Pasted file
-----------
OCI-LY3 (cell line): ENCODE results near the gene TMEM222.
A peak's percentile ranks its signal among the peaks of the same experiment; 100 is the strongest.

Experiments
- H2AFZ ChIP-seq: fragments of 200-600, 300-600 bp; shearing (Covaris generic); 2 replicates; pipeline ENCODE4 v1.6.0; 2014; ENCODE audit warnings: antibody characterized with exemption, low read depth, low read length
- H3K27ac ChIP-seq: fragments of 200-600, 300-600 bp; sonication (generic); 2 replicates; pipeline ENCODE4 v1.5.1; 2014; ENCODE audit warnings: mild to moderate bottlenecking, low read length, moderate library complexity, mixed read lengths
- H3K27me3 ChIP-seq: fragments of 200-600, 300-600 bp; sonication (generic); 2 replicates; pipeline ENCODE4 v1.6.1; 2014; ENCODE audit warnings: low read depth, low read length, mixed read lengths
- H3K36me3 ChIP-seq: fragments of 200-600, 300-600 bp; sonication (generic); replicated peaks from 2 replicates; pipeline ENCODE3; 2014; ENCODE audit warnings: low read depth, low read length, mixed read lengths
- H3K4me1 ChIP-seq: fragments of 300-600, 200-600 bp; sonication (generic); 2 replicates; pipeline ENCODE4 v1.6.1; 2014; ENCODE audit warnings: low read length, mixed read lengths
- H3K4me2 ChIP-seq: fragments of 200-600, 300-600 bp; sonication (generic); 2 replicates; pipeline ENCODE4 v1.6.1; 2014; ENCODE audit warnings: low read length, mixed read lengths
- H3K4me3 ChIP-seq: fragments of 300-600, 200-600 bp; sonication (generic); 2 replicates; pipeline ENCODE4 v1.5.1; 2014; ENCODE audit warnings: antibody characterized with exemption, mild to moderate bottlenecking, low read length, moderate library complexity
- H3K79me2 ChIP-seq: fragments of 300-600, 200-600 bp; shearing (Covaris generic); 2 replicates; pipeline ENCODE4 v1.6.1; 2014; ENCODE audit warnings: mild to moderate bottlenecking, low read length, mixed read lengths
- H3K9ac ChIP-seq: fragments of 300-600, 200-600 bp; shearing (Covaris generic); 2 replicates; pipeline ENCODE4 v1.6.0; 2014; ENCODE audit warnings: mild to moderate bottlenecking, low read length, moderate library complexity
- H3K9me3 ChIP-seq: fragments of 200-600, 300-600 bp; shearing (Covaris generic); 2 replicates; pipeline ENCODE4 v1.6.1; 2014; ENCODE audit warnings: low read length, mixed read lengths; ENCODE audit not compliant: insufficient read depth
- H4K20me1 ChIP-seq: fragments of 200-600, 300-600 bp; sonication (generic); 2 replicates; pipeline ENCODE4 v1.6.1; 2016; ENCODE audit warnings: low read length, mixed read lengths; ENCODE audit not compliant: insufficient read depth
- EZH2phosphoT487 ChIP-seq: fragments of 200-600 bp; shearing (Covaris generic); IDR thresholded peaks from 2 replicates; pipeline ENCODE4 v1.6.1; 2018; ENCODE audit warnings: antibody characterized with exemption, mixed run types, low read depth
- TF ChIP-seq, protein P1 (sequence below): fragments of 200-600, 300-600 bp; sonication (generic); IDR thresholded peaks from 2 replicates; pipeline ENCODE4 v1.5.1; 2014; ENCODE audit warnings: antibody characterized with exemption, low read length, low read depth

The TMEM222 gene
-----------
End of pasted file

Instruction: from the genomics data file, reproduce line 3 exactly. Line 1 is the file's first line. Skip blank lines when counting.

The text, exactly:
Experiments